Starbucks Opens Bathrooms to Public amid Backlash over Arrest of Black Men

A coffee cup with “Stop Calling Cops!” written on the side sits on a table as police monitor protestors demonstrating at a Center City Starbucks in Philadelphia, Pa., April 16, 2018. (Mark Makela/Reuters)

Anyone may now use a Starbucks bathroom without making a purchase, the coffee-shop chain has decided.

Executive Chairman Howard Schultz announced the change to the company’s bathroom policy amid backlash over the arrest of two black men at a Philadelphia Starbucks last month, which he called “wrong in every way.

The two men asked to use the store’s restroom but were told by the manager that it was for paying customers only. They did not purchase anything and sat in the coffee shop for what their attorney said was less than 15 minutes while waiting for an associate to arrive for a business meeting. Meanwhile, the manager called the police, who arrested them for trespassing. Neither man was ultimately charged with a crime.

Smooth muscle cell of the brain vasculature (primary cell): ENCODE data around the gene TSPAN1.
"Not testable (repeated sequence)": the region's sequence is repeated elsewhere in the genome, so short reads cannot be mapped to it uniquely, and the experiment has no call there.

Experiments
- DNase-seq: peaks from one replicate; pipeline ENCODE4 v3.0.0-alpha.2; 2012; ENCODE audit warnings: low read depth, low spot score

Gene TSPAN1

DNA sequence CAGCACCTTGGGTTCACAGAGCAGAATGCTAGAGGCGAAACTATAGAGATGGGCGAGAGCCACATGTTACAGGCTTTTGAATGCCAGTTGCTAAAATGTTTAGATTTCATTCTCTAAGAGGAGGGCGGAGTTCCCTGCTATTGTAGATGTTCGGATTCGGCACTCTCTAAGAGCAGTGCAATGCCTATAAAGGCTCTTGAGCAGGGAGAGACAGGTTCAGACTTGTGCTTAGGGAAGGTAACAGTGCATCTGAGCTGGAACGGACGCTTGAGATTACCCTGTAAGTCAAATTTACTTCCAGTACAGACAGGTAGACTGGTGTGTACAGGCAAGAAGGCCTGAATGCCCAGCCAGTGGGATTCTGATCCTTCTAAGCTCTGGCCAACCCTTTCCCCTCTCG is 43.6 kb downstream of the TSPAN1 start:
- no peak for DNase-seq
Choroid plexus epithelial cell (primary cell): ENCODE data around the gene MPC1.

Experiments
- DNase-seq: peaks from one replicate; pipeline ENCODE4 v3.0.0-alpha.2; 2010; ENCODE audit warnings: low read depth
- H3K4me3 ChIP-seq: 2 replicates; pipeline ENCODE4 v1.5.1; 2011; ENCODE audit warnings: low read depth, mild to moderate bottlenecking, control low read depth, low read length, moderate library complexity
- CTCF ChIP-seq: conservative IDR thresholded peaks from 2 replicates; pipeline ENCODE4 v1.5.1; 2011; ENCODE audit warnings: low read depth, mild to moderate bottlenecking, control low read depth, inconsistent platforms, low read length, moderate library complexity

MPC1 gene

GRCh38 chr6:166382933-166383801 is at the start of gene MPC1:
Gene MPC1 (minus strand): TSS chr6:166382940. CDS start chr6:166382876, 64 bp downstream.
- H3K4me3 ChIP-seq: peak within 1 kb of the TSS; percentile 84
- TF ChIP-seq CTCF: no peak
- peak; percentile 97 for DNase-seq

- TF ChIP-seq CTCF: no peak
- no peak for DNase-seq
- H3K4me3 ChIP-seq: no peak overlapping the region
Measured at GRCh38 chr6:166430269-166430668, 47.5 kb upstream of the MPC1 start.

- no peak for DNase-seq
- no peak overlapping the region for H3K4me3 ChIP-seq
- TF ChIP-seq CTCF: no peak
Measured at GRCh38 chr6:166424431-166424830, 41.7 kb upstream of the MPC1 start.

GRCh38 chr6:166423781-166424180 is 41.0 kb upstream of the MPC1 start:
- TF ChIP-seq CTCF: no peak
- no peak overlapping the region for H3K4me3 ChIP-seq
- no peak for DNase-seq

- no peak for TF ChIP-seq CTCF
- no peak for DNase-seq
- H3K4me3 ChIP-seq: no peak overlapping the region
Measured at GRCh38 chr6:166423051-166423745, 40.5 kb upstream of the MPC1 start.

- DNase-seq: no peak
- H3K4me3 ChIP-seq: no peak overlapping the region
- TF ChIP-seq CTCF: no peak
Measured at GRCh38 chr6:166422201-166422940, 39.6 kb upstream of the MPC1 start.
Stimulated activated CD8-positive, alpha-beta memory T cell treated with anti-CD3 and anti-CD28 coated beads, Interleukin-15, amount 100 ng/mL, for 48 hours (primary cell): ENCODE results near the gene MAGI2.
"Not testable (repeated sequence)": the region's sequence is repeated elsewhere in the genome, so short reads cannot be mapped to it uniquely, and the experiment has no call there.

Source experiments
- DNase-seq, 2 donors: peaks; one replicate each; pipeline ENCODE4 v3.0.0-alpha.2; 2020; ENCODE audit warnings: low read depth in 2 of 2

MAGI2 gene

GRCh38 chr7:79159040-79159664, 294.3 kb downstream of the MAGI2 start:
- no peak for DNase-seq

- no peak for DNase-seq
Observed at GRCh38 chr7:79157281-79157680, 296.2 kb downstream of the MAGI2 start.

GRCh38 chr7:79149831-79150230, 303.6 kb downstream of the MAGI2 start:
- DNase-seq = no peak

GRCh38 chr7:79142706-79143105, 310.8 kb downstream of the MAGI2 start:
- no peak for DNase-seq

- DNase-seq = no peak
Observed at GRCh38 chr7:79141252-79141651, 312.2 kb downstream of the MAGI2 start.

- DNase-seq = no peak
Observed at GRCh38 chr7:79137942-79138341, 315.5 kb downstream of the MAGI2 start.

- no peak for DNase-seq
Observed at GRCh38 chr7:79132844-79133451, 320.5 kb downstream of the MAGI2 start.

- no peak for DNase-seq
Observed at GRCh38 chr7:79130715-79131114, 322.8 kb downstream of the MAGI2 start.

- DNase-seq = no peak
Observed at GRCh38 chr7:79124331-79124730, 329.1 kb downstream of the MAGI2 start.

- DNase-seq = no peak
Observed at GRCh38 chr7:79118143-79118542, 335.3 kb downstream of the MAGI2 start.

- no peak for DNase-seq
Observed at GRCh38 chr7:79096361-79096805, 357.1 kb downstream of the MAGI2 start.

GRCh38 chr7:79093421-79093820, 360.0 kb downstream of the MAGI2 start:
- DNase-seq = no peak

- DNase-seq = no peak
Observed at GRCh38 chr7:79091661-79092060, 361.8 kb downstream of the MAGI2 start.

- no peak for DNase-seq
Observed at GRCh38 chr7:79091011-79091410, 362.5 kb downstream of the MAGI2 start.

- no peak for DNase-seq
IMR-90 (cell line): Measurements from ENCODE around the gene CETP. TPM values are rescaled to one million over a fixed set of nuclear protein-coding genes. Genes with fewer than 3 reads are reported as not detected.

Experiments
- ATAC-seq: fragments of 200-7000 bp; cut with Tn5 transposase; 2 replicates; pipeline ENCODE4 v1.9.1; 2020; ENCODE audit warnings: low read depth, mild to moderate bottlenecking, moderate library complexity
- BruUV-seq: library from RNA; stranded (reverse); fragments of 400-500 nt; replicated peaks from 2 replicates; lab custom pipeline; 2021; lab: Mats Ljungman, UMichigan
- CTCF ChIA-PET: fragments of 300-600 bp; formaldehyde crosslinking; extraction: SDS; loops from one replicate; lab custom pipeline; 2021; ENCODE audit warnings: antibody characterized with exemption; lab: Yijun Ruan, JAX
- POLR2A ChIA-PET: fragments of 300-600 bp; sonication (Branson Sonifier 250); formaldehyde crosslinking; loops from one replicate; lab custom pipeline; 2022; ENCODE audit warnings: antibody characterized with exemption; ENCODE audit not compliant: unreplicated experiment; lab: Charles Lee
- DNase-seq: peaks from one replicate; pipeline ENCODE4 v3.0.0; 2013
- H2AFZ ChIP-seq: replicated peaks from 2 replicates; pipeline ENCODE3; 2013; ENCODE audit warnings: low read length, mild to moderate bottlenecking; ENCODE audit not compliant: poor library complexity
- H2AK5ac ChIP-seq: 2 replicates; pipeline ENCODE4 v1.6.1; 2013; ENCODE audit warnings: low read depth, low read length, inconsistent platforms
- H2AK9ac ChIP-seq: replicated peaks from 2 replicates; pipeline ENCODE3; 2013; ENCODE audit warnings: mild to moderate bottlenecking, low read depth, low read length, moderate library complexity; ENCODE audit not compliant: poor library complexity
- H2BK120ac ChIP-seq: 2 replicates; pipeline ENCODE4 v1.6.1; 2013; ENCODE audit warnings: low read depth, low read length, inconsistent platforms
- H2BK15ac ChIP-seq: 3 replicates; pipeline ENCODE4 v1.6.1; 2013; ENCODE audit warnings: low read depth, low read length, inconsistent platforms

The viral video of the men’s arrest sparked boycotts and national outrage, with many accusing Starbucks of racism. The manager who called the police no longer works for the company, and the men’s settlement included an agreement that local officials will launch a $200,000 young-entrepreneur program.

“The video, in this case, essentially speaks for itself,” the men’s lawyer said. “These guys were doing what people do every day, they were having a meeting and they were undoubtedly singled out because of their race.”

“We’re ashamed & recognize that racial bias is a problem we must address,” the company said in a statement. Starbucks CEO Kevin Johnson has announced plans to close over 8,000 stores for one day on May 29, giving employees “racial-bias training to address implicit bias and prevent discrimination.”

“We don’t want to become a become a public bathroom,” Schultz said in announcing the new bathroom policy. “But we’re going to make the right decision a hundred percent of the time and give people the key, because we don’t want anyone at Starbucks to feel as if we are not giving access to you to the bathroom because you are ‘less than.’ We want you to be ‘more than.'”

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